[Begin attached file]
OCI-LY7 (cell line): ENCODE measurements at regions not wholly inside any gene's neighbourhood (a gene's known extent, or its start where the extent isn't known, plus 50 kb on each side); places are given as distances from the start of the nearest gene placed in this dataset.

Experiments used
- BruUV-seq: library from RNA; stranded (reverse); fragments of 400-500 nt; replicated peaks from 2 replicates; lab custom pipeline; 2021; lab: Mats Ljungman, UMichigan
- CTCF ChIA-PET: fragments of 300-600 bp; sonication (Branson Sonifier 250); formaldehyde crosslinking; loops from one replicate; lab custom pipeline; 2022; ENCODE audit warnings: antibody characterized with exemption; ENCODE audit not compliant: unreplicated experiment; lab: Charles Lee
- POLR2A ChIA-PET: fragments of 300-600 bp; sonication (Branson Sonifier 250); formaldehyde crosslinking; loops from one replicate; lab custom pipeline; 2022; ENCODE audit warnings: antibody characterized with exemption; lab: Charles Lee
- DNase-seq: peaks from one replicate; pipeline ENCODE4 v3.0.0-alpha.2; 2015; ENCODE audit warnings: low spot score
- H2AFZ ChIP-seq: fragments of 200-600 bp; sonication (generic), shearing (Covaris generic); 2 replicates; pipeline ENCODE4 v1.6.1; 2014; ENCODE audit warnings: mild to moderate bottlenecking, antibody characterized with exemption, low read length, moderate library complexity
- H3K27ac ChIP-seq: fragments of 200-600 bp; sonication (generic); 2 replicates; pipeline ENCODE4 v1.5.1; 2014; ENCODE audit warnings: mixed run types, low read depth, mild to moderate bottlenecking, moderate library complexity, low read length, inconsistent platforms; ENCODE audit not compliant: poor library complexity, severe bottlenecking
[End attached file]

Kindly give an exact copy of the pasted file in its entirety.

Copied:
OCI-LY7 (cell line): ENCODE measurements at regions not wholly inside any gene's neighbourhood (a gene's known extent, or its start where the extent isn't known, plus 50 kb on each side); places are given as distances from the start of the nearest gene placed in this dataset.

Experiments used
- BruUV-seq: library from RNA; stranded (reverse); fragments of 400-500 nt; replicated peaks from 2 replicates; lab custom pipeline; 2021; lab: Mats Ljungman, UMichigan
- CTCF ChIA-PET: fragments of 300-600 bp; sonication (Branson Sonifier 250); formaldehyde crosslinking; loops from one replicate; lab custom pipeline; 2022; ENCODE audit warnings: antibody characterized with exemption; ENCODE audit not compliant: unreplicated experiment; lab: Charles Lee
- POLR2A ChIA-PET: fragments of 300-600 bp; sonication (Branson Sonifier 250); formaldehyde crosslinking; loops from one replicate; lab custom pipeline; 2022; ENCODE audit warnings: antibody characterized with exemption; lab: Charles Lee
- DNase-seq: peaks from one replicate; pipeline ENCODE4 v3.0.0-alpha.2; 2015; ENCODE audit warnings: low spot score
- H2AFZ ChIP-seq: fragments of 200-600 bp; sonication (generic), shearing (Covaris generic); 2 replicates; pipeline ENCODE4 v1.6.1; 2014; ENCODE audit warnings: mild to moderate bottlenecking, antibody characterized with exemption, low read length, moderate library complexity
- H3K27ac ChIP-seq: fragments of 200-600 bp; sonication (generic); 2 replicates; pipeline ENCODE4 v1.5.1; 2014; ENCODE audit warnings: mixed run types, low read depth, mild to moderate bottlenecking, moderate library complexity, low read length, inconsistent platforms; ENCODE audit not compliant: poor library complexity, severe bottlenecking